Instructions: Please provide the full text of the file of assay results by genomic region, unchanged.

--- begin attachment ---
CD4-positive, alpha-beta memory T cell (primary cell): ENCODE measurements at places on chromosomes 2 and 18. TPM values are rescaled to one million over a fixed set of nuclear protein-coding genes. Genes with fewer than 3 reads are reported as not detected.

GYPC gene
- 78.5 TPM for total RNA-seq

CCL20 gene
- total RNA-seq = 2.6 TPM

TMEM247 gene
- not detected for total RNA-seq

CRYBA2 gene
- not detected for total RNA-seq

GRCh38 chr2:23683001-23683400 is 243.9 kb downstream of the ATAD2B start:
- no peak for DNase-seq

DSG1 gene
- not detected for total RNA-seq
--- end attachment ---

CD4-positive, alpha-beta memory T cell (primary cell): ENCODE measurements at places on chromosomes 2 and 18. TPM values are rescaled to one million over a fixed set of nuclear protein-coding genes. Genes with fewer than 3 reads are reported as not detected.

GYPC gene
- 78.5 TPM for total RNA-seq

CCL20 gene
- total RNA-seq = 2.6 TPM

TMEM247 gene
- not detected for total RNA-seq

CRYBA2 gene
- not detected for total RNA-seq

GRCh38 chr2:23683001-23683400 is 243.9 kb downstream of the ATAD2B start:
- no peak for DNase-seq

DSG1 gene
- not detected for total RNA-seq